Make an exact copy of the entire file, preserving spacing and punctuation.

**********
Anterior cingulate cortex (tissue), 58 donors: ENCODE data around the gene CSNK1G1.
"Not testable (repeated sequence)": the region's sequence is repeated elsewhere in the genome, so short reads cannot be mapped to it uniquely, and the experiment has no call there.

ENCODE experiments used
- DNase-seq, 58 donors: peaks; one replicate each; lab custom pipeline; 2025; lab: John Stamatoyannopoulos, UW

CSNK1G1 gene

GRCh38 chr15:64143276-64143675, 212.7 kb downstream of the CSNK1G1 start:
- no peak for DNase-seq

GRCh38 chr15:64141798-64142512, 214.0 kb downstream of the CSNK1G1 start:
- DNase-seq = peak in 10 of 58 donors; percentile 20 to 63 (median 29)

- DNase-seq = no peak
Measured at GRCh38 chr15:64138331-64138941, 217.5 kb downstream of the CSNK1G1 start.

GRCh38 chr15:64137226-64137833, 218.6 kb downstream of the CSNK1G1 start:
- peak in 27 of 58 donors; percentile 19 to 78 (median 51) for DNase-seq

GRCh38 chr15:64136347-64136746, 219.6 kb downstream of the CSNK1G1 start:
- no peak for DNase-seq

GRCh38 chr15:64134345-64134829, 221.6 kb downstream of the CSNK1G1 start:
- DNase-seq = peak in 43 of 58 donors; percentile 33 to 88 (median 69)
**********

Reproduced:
Anterior cingulate cortex (tissue), 58 donors: ENCODE data around the gene CSNK1G1.
"Not testable (repeated sequence)": the region's sequence is repeated elsewhere in the genome, so short reads cannot be mapped to it uniquely, and the experiment has no call there.

ENCODE experiments used
- DNase-seq, 58 donors: peaks; one replicate each; lab custom pipeline; 2025; lab: John Stamatoyannopoulos, UW

CSNK1G1 gene

GRCh38 chr15:64143276-64143675, 212.7 kb downstream of the CSNK1G1 start:
- no peak for DNase-seq

GRCh38 chr15:64141798-64142512, 214.0 kb downstream of the CSNK1G1 start:
- DNase-seq = peak in 10 of 58 donors; percentile 20 to 63 (median 29)

- DNase-seq = no peak
Measured at GRCh38 chr15:64138331-64138941, 217.5 kb downstream of the CSNK1G1 start.

GRCh38 chr15:64137226-64137833, 218.6 kb downstream of the CSNK1G1 start:
- peak in 27 of 58 donors; percentile 19 to 78 (median 51) for DNase-seq

GRCh38 chr15:64136347-64136746, 219.6 kb downstream of the CSNK1G1 start:
- no peak for DNase-seq

GRCh38 chr15:64134345-64134829, 221.6 kb downstream of the CSNK1G1 start:
- DNase-seq = peak in 43 of 58 donors; percentile 33 to 88 (median 69)